Feverish reverie, collapsed time marks the silver lining of COVID


I admit I thought it would be sweeter. I’m vaxxed and boosted and eating my veggies (metaphorically and literally) so when the two lines showed up on the COVID test I thought I’d have a few days of snot and cough. It’s good to be humble, I guess. It’s okay to be wrong.

It was not very pleasant: waking up in sweat-soaked pajamas, hurting a rib from coughing, but above all, needing rest and only rest. I go from bed, to couch, to hammock, to yoga mat in a stupor. I haven’t read, walked or worked, it’s too much effort. My life has been simplified to the essentials, like the concentrated effort of getting up to get a glass of pure water. That, and staring at the sky in a state of daydreaming delirium.

Laura Pritchett

What I discovered is this: Something about being sick makes time collapse. You wonder who felt good or bad before living. Wondering who will inhabit your space in the future after you die (hopefully not from COVID, and a long time from now). Maybe it’s just that being sick increases empathy for everyone who has been sick – and empathy extends to other time zones, including past and future, as well as across the world. .

The special gift COVID gave me was the opportunity to reflect on a woman named White Owl.

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I grew up and now live near a small northern Colorado enclave named The door, French for “the door” or “the door”, which is exactly what this place is. It is located at the foot of the mountains, with a river running through it, and this river opens a door to the mountains. I live in the nearby town, also called by the French, near the banks of the river Hide powder, which means “hide the powder”.

So while the French have a say here, I thought of those who lived here before they arrived, the tepees that once housed people during the ups and downs of their human existence. I thought of those who have the same point of view, who have probably looked at the same piece of sky while feeling sick.

For example: He-hos-ko-wea, or White Owl, also known as Mary. From what I can tell, she was sold by her brother to a man named Jean Baptiste Provost when she was 16. He was a French trapper who came from Fort Laramie in 1859 with other French-Canadian Sioux and Arapaho couples to found a town which they called Colona, ​​then later LaPorte. The Provosts operated the first ferry on the Cache la Poudre River and had a saloon with dirt floors in the same location as the house where I grew up. They were the first to bury their children on a hill that became the historic LaPorte Cemetery that I prowled about as a child, full of all kinds of dead from disease (nothing like a cemetery to remind you of our mortality, the diseases of the past, markers of time).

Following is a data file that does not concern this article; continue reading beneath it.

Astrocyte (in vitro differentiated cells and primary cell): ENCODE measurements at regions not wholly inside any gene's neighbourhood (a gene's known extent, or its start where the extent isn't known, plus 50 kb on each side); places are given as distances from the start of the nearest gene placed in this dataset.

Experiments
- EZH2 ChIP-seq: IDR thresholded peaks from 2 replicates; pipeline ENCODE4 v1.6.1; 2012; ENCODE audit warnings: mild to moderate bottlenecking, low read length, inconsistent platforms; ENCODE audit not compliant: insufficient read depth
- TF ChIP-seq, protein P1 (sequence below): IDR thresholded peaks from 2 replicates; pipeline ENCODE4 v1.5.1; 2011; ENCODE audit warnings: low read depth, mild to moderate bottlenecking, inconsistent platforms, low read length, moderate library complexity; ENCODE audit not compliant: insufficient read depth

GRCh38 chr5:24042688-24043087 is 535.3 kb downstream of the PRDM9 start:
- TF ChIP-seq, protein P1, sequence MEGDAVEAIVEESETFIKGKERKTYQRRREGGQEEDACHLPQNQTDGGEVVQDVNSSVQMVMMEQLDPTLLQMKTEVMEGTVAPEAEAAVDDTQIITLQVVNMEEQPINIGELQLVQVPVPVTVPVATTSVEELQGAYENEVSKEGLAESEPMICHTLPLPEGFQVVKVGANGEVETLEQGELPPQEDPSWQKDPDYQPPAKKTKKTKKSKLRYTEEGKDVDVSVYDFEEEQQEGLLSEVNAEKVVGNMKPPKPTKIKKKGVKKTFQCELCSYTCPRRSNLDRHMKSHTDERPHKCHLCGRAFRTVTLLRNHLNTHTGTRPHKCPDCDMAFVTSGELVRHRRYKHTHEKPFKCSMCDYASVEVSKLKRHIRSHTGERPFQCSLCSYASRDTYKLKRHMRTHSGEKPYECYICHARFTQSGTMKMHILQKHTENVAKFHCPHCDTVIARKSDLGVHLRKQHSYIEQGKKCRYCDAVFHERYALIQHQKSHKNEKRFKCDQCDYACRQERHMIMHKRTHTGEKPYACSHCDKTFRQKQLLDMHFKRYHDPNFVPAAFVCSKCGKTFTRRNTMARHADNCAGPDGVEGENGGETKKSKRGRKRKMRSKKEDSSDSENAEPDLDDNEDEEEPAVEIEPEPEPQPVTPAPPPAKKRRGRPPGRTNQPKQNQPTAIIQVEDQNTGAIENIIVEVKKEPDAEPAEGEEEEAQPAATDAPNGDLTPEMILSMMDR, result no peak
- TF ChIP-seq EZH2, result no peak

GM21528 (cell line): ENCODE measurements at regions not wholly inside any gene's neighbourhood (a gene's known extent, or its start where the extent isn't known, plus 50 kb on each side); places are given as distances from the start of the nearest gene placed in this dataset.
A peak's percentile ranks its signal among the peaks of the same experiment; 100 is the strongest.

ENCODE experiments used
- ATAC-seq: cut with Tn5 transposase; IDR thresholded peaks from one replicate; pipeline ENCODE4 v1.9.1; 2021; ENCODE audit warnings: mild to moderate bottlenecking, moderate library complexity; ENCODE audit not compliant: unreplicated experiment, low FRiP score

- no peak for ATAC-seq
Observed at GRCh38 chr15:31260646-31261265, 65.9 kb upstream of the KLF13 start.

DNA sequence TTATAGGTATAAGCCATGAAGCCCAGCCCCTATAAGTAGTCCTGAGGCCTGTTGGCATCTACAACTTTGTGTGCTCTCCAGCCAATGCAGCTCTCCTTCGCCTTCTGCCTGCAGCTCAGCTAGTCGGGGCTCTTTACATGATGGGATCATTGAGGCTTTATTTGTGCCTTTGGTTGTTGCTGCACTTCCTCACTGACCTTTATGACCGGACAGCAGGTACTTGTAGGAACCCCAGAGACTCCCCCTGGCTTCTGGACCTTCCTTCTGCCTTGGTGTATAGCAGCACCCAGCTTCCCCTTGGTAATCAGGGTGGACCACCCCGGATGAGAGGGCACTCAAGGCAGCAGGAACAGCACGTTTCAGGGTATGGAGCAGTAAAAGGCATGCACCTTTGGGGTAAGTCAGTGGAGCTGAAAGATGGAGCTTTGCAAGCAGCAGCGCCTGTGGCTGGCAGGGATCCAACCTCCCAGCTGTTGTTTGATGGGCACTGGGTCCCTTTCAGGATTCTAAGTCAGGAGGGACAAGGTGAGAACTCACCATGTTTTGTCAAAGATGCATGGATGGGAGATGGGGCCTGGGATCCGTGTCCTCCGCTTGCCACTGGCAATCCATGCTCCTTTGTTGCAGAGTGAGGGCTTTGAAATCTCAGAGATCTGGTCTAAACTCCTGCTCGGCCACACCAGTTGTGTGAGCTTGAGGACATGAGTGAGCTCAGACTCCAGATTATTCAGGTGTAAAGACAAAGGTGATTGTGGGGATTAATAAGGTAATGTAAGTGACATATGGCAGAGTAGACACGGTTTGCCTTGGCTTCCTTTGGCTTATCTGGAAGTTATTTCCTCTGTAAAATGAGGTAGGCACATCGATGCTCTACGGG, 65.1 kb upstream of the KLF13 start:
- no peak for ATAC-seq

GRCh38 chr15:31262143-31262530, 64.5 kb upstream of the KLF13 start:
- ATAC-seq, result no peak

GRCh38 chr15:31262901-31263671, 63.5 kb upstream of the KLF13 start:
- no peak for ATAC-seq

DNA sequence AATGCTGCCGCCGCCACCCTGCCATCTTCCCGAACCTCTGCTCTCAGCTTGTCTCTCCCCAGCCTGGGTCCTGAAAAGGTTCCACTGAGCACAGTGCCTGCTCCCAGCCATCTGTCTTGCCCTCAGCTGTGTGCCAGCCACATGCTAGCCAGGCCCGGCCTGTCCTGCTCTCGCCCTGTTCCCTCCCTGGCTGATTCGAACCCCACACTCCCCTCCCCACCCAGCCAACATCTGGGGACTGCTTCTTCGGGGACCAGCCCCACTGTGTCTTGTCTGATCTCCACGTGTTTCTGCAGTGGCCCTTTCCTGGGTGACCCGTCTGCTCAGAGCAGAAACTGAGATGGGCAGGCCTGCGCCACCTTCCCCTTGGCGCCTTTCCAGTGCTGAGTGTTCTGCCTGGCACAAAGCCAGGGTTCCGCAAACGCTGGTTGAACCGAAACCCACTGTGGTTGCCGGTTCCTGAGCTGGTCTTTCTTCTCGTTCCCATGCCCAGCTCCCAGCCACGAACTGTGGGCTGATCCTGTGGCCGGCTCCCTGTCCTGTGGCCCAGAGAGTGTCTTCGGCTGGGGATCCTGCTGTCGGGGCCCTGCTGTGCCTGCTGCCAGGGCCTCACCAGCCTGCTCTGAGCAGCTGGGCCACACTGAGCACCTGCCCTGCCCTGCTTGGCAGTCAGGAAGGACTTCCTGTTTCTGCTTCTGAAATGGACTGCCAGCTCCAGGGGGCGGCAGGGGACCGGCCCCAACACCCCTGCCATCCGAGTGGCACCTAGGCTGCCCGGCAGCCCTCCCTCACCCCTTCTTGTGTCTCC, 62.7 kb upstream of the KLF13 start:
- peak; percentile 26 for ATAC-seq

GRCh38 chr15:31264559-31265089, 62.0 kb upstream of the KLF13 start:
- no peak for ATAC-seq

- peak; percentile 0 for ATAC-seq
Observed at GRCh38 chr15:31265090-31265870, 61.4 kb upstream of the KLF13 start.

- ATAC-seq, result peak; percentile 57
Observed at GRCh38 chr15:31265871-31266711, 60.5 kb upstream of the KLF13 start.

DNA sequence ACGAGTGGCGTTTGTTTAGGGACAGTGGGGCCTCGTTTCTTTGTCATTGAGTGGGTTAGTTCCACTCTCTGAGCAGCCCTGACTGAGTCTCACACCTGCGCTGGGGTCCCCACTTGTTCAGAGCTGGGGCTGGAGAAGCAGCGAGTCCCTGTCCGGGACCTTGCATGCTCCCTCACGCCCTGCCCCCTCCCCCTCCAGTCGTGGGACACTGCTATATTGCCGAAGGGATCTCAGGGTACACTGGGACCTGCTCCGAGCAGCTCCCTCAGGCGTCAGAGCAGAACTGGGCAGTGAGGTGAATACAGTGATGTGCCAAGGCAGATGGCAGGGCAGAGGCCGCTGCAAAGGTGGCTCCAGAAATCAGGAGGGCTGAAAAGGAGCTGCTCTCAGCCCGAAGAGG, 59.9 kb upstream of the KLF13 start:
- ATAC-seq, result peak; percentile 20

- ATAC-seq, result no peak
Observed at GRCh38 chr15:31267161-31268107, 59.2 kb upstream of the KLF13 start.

In my calm state of enforced rest, I thought beyond the facts I knew of Mary White Owl. Instead, I imagined lots of questions to ask her if I could. Open-ended questions about what it was like to be sold, to be married to Jean, what it was like to walk on the same banks of the river as me. A few probably silly questions too: how did she enjoy going from a beautiful name with a clear image – a white owl – to a word that must have sounded so unfamiliar to her mouth.

Married. Did it go through his head? And did the words “marriage” and “Mary” somehow go together for her – because in marriage she became Mary? Did she like waking up to the smell of the campfire or the sound of the river? What was the sickest she had ever been? Was she relieved when Provost stayed here when she was forced to leave with the others after Custer’s “battle” (massacre), first at Red Cloud, Nebraska, then at Pine Ridge, D.D. South ? And what were the emotions of it all?

As I gaze at the foothills from my bed, the cough medicine, pulse oximeter, and tissues all around, I contemplate her staring at the same view. I still live near Provost.

Yes, I know this place.

This is our place. All our place. We share it with all non-human creatures, as well as humans, past and future. Many have sheltered and suffered in this one place, and that is true for everyone. That’s what’s rumbling around the COVID brain.

Yeah, being sick drove me crazy. But in a beautiful way. The crisp, expanding weather offers an interesting outlook. As I wait for the sickness of this era to end, I want to bring a cup of tea to all future residents and former residents.

Fever and fog make me wanna commune with everything the beautiful souls who have loved and traveled through this valley. We share the experience of living at this mountain gate, in good health and in sickness. Tossed about by the realities of existence in our human bodies, the thing that separates us – time – indeed seems like a thin separation.

Laura Pritchett is the author of five novels and winner of the PEN USA Award for Fiction, WILLA Award, Milkweed National Fiction Prize, High Plains Book Award and several Colorado Book Awards. She directs the MFA in Nature Writing at Western Colorado University. More than www.laurapritchett.com.

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